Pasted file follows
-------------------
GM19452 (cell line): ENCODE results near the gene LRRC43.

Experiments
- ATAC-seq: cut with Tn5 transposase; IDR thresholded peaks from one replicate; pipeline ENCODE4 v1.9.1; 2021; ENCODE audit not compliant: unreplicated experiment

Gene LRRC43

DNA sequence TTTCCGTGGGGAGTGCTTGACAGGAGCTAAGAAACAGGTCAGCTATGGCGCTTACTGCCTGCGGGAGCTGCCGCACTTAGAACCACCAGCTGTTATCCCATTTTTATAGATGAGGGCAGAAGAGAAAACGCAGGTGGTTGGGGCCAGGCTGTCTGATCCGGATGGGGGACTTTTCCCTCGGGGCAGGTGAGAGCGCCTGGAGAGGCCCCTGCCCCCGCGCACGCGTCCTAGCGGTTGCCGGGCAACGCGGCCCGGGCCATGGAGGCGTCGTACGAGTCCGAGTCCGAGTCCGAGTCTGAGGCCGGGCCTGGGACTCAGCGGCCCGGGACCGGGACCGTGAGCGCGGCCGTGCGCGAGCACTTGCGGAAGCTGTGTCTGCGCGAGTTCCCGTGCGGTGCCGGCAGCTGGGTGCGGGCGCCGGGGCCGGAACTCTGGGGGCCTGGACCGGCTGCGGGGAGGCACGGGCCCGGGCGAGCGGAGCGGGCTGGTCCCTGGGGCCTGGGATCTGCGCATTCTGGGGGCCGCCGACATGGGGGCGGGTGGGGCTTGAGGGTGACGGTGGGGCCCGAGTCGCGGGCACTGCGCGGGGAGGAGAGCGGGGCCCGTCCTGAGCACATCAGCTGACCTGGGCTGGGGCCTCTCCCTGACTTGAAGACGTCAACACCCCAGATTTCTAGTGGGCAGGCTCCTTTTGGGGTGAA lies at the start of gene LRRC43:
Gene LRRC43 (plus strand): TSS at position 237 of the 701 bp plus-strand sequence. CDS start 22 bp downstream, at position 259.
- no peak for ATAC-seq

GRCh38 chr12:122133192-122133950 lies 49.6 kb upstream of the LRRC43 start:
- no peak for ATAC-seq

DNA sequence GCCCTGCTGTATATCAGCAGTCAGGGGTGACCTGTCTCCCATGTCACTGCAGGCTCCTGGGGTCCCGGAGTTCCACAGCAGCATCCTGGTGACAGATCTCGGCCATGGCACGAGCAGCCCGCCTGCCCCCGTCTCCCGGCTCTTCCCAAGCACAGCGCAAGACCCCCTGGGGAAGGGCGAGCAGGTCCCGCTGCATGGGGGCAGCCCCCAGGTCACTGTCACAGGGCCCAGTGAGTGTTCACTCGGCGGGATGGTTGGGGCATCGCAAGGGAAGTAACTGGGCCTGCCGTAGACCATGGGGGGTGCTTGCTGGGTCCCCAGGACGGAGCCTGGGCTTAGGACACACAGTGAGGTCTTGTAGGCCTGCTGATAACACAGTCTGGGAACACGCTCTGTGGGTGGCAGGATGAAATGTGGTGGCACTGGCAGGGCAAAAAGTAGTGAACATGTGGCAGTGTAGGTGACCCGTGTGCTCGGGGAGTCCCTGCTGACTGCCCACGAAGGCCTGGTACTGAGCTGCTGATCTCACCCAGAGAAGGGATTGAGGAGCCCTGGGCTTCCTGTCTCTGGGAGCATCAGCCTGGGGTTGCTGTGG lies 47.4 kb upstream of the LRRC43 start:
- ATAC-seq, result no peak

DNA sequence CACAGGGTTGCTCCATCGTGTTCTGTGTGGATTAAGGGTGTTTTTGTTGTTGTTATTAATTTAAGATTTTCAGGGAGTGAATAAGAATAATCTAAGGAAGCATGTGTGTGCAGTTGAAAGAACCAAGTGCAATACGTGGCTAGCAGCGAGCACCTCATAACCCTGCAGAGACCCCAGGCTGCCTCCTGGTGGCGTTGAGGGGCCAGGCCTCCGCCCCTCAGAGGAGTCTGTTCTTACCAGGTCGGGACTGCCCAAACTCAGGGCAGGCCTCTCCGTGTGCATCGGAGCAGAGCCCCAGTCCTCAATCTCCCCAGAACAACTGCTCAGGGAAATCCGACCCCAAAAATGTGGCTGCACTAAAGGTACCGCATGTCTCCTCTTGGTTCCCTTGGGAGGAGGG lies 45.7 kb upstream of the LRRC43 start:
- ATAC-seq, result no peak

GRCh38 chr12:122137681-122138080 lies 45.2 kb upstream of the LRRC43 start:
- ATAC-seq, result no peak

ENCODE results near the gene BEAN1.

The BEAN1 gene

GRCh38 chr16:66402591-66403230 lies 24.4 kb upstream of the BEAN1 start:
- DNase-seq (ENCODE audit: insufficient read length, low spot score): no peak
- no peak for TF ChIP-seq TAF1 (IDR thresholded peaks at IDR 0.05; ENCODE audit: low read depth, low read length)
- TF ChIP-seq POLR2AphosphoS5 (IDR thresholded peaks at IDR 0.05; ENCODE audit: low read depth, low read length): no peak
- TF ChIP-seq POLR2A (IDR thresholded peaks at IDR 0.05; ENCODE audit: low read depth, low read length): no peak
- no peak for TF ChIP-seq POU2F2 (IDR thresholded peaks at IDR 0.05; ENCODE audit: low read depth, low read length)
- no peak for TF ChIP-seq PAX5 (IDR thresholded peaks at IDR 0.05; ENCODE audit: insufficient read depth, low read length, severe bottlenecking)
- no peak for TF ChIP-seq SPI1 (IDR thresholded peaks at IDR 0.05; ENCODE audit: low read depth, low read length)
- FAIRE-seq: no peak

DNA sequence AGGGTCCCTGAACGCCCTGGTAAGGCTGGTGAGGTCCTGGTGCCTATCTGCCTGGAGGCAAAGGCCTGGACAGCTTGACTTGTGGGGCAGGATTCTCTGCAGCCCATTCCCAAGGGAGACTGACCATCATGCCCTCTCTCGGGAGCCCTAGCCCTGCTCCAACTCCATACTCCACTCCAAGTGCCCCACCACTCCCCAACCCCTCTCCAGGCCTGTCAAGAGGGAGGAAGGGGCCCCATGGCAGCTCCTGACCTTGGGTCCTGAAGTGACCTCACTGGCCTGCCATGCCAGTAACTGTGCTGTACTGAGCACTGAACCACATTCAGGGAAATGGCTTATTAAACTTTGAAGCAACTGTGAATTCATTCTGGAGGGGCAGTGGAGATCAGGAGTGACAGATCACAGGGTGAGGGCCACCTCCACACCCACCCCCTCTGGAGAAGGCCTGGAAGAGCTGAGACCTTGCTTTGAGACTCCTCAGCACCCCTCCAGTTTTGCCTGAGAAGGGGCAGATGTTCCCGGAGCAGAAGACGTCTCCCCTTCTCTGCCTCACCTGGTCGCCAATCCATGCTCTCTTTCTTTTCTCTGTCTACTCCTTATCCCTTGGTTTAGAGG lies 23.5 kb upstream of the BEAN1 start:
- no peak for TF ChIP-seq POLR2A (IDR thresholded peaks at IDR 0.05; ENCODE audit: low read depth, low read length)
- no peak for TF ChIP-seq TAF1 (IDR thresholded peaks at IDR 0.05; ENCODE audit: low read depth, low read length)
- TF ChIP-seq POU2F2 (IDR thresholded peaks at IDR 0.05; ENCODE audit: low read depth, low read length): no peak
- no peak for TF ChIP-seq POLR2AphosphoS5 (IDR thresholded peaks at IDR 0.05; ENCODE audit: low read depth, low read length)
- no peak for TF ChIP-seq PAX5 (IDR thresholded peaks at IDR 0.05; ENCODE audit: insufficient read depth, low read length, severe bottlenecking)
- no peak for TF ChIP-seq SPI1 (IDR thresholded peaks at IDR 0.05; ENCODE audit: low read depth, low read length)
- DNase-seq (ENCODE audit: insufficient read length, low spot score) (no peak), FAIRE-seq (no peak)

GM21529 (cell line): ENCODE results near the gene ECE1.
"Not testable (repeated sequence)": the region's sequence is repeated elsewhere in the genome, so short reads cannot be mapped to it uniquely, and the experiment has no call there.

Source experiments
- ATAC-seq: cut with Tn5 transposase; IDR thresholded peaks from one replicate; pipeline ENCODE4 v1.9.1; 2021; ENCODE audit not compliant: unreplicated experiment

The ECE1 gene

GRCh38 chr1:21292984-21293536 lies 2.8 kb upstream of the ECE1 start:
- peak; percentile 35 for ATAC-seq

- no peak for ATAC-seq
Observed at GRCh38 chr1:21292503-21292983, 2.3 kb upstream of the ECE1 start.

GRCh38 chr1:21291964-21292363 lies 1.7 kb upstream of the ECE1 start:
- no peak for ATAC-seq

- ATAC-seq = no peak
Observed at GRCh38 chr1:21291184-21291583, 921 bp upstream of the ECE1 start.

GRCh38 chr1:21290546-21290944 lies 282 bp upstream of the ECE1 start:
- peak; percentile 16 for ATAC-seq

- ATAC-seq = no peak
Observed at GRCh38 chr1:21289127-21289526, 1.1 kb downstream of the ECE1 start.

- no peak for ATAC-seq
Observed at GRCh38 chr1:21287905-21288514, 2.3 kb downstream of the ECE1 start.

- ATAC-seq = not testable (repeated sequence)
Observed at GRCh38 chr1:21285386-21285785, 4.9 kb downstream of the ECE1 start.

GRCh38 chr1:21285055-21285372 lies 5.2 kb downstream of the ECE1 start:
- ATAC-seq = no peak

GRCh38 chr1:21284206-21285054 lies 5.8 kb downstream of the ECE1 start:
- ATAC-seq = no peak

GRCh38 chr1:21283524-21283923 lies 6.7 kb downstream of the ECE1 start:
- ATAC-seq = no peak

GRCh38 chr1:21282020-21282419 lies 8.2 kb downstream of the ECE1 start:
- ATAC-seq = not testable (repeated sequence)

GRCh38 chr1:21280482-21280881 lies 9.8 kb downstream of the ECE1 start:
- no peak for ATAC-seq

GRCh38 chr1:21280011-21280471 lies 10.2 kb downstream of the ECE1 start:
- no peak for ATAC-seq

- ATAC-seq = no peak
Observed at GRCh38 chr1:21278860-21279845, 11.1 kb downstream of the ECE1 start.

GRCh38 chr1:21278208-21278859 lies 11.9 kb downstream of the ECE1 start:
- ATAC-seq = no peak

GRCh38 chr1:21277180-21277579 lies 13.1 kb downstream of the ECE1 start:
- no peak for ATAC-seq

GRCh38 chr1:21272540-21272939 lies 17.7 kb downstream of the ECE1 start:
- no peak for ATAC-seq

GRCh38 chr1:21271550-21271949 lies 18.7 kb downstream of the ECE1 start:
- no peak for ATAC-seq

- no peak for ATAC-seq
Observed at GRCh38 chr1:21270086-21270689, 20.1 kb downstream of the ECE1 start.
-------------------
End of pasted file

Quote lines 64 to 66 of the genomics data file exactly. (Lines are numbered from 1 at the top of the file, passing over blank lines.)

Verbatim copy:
GRCh38 chr1:21280482-21280881 lies 9.8 kb downstream of the ECE1 start:
- no peak for ATAC-seq

GRCh38 chr1:21280011-21280471 lies 10.2 kb downstream of the ECE1 start: